Which syndrome is related to the coarctation of the aorta?

Turner syndrome.

15

What do we see in X-ray in coarctation of the aorta?

Notching of the arteries of the ribs on chest x-ray due to intercostal arteries becoming dilated, carving indentation on the inferior aspect of the ribs.

16

What three cardiac pathologies are associated with Turner syndrome?

Infantile coarctation, bicuspid aortic valves, and infective endocarditis.

17

What heart pathologies are associated with Down Syndrome?

Endocardial cushion defect.

18

What heart pathology is associated with DiGeorge syndrome?

Tetralogy of Fallot or Truncus arteriosus.

19

What heart pathology is associated with Congenital rubella?

PDA or Pulmonary artery stenosis.

20

What heart pathology is associated with Aortic insufficiency?

Marfan syndrome.

21

What happens in Right to left shunt?

Blood is being shunted from deoxygenated right side to the left side, bypassing the lung circulation.

22

What are the five causes of Right to left shunts AKA cyanotic diseases?

1. persistent Truncus arteriosus, 2. Transposition of the great vessels, 3. Tricuspid atresia, 4. Tetralogy of Fallot, 5. Total anomalous pulmonary venous return.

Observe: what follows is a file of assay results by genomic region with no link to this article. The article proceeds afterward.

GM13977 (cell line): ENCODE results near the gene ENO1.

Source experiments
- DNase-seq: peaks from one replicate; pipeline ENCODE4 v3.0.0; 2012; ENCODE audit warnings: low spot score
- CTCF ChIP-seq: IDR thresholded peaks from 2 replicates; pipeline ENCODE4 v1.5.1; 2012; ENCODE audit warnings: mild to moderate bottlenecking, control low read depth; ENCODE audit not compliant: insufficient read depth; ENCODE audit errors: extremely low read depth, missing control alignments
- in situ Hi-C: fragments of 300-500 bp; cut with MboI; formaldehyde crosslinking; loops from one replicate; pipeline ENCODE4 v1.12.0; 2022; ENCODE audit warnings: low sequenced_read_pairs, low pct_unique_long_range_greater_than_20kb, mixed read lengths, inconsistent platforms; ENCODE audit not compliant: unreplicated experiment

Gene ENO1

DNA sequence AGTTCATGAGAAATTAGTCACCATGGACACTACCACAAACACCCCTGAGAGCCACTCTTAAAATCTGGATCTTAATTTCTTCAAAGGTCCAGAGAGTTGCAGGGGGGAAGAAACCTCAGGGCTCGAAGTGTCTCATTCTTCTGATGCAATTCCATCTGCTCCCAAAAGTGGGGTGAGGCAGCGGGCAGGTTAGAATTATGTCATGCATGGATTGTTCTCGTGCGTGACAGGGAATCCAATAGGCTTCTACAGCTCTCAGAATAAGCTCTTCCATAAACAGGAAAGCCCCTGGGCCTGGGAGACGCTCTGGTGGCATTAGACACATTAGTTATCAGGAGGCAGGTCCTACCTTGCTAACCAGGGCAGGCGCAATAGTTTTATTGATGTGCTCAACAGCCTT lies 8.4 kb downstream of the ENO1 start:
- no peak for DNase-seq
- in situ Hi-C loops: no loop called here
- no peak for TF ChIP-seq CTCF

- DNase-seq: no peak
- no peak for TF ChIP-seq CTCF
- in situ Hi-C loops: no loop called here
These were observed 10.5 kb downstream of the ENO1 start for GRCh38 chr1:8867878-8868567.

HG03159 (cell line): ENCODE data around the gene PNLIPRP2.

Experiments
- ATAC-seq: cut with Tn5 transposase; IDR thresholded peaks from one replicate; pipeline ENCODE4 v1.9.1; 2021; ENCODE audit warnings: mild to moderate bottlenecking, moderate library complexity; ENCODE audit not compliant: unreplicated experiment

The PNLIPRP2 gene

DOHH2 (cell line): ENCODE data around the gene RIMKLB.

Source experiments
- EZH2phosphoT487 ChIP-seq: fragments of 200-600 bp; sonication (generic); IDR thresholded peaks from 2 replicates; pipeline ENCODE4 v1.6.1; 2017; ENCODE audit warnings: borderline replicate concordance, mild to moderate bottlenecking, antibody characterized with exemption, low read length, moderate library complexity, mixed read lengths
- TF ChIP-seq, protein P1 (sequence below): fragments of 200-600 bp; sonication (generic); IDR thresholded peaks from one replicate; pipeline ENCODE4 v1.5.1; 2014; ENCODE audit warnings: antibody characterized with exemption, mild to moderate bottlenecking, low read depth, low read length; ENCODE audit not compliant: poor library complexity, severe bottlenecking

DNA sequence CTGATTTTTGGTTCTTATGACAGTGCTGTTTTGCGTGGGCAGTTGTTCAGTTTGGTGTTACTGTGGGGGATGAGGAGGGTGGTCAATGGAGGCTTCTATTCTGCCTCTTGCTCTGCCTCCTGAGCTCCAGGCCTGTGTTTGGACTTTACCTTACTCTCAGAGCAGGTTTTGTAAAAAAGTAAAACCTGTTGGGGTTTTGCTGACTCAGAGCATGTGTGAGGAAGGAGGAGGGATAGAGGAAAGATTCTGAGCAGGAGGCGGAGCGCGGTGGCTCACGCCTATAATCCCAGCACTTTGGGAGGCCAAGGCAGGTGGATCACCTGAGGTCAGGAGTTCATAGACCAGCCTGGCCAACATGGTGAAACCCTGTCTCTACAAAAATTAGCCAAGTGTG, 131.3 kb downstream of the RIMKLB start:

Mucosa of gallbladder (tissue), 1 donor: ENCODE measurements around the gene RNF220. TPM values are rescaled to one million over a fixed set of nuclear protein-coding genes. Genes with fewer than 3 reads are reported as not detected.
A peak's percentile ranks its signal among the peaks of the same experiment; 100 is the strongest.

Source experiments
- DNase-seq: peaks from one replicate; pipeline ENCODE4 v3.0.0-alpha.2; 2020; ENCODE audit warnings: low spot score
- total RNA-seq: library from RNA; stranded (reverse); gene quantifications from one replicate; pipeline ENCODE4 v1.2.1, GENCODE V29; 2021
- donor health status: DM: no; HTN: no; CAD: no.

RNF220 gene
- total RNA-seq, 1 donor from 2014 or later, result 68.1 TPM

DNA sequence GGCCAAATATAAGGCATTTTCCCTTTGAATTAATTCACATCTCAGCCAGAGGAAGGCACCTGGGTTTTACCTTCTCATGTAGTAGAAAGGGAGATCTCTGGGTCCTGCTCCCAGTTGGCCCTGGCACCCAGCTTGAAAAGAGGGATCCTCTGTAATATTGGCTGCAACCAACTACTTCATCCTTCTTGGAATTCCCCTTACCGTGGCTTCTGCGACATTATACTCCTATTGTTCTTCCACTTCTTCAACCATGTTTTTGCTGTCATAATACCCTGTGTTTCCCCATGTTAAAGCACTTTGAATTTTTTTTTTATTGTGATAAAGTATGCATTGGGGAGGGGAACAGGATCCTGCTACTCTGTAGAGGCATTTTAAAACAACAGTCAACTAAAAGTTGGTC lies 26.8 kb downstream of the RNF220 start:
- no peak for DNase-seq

-They all start with T.
-The 5 Ts.

23

What is Persistent Truncus Arteriosus?

Failure of the trucus arteriosus to divide into the aorta and pulmonary trunk, mixing deoxygenated blood mixing in the circulation.

24

What is transposition of the great vessels?

When the aorta and the pulmonary artery have been switched; the left ventricle pumps into the pulmonary circulation and the right ventricle into the circulation. This creates two completely closed groups, needing a shunt to be compatible with life.

25

What pathologies are fetus of diabetic mothers more likely to suffer?

Transposition of the great arteries (TGA), shoulder dystocia (shoulder gets caught under the maternal pelvic bone), large for gestacional age (LGA).

26

What is tricuspid atresia?

When the tricuspid valve does not develop. There is no opening from the right atrium to the right ventricle. Needs two shunts to be compatible with life (ASD, VSD).

27

What are the two shunts needs for the fetus to be compatible with life?

Atrial septal defect and ventricular septal defect.

28

What is Ebstein anomaly?

It is when tricuspid leaflets are displaced inferior into right ventricle, there is hypoplastia of right ventricle and tricuspid regurgitation or stenosis. Their is 80% of patients have a patent foramen ovale with right to left shunt.

29